Diffuse fasciitis with eosinophilia is a newly recognized connective tissue disease appearing initially to be either scleroderma or dermatomyositis. It has clinical and histologic features that allow it to be clearly separated from both disorders and has a more favorable prognosis. The majority of reported cases have been in adults. The disease involves the extremities, and at times the trunk, diffusely. One sees firm, often puckered or rivuleted skin, tightly bound to underlying structures; contractures result in several weeks. Early peripheral blood features are eosinophilia and elevated immunoglobulins. For diagnosis, full-thickness biopsies extending from skin through subcutaneous tissue, fascia, and muscle are taken together as one block. These tissues should not be separated from each other. The diagnostic lesion is in the fascia which is edematous, thickened, and infiltrated by mononuclear cells. The other tissues are completely normal. The clinical response to steroids is prompt and favorable.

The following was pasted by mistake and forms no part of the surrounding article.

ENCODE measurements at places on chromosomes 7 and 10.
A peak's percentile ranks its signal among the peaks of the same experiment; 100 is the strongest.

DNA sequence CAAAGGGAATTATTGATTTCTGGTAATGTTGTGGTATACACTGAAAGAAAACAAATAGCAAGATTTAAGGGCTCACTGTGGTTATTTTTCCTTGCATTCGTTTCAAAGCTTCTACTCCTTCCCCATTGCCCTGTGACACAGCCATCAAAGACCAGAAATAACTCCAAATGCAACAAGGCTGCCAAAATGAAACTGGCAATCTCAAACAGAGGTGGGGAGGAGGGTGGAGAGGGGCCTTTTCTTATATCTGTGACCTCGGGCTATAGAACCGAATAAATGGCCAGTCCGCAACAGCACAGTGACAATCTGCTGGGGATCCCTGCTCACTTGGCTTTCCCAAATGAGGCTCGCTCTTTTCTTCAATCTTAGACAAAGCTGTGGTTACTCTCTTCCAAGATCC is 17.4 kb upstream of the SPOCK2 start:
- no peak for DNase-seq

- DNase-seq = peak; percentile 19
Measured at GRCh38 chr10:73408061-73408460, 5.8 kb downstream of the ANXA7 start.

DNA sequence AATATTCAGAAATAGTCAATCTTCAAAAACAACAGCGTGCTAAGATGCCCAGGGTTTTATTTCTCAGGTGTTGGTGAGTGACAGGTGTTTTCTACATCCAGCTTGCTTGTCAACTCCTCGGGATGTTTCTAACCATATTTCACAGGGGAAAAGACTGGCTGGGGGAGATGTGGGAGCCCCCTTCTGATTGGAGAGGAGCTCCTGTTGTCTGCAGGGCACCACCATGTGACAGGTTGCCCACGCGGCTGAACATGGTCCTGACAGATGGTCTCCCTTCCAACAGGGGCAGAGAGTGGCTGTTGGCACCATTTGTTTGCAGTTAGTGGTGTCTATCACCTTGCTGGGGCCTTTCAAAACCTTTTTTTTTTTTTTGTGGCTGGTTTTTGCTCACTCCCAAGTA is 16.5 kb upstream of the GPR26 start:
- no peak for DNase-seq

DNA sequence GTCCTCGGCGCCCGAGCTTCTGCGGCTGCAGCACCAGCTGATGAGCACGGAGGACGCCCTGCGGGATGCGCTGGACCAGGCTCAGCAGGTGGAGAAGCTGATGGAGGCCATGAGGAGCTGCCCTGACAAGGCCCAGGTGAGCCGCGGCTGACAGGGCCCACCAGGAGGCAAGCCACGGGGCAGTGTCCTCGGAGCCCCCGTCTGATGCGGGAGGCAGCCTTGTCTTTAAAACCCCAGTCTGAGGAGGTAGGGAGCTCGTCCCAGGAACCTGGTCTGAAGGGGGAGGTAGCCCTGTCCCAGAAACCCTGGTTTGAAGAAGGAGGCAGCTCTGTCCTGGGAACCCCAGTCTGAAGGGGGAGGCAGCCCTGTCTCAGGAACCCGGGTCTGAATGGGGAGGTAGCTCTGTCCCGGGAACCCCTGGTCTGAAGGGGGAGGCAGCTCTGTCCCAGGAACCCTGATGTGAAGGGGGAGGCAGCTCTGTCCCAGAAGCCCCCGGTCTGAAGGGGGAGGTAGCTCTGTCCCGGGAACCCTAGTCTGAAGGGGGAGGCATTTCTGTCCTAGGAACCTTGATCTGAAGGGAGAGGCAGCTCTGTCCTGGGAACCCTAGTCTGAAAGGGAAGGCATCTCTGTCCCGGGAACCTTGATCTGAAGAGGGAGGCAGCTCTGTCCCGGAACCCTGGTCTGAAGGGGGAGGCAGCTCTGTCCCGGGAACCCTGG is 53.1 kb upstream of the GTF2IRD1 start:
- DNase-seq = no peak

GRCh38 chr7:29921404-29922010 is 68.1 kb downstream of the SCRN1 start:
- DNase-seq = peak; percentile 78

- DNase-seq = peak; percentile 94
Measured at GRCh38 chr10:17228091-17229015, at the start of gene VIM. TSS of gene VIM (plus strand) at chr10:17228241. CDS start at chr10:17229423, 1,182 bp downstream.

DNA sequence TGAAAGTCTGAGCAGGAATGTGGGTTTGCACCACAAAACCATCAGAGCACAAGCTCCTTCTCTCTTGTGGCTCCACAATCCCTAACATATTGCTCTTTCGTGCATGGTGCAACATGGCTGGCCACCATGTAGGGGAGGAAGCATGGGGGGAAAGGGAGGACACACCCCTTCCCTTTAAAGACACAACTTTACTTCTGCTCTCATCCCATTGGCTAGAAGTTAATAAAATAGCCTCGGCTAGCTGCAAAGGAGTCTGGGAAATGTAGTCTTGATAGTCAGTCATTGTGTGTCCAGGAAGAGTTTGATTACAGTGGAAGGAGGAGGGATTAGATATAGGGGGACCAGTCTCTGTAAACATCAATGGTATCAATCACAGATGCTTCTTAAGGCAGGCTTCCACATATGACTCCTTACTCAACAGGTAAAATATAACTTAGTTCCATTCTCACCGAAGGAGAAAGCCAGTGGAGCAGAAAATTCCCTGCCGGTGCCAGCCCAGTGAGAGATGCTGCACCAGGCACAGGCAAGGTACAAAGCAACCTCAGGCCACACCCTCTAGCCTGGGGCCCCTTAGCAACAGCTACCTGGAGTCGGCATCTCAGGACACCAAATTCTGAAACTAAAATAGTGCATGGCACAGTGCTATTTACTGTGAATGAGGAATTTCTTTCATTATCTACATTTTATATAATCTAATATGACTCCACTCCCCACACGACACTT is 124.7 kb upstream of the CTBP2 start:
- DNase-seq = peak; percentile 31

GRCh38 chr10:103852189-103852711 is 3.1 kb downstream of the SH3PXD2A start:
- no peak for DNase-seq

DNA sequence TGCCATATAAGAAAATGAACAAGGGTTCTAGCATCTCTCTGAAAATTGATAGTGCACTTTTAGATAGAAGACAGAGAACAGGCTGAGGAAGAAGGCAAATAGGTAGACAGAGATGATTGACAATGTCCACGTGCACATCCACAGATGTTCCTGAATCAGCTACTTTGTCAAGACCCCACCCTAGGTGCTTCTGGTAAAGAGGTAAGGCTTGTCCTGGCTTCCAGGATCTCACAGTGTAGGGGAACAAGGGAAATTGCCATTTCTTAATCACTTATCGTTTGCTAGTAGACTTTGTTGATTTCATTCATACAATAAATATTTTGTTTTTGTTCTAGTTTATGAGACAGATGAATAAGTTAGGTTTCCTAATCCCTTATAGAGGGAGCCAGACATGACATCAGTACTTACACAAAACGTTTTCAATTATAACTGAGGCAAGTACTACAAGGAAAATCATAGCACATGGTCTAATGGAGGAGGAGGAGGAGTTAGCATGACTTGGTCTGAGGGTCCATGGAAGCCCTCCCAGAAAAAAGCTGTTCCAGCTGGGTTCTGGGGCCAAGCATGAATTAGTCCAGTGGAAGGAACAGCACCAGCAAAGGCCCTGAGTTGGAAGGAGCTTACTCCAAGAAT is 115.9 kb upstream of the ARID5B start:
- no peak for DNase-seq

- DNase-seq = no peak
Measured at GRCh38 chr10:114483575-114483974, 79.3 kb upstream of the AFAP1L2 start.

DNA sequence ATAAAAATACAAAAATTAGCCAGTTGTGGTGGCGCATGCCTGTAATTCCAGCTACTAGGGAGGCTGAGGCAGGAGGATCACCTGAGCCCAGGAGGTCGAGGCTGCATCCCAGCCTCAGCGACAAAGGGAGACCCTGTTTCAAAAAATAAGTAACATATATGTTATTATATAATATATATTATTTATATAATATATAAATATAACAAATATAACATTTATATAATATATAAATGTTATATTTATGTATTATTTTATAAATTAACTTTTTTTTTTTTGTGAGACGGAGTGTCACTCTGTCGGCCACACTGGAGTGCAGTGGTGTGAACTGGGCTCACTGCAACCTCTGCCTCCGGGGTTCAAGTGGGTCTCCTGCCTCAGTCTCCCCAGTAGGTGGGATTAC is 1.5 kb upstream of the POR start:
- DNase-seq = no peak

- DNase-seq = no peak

|Original language||English (US)|
|Number of pages||5|
|Journal||Johns Hopkins Medical Journal|
|State||Published - Dec 1 1982|
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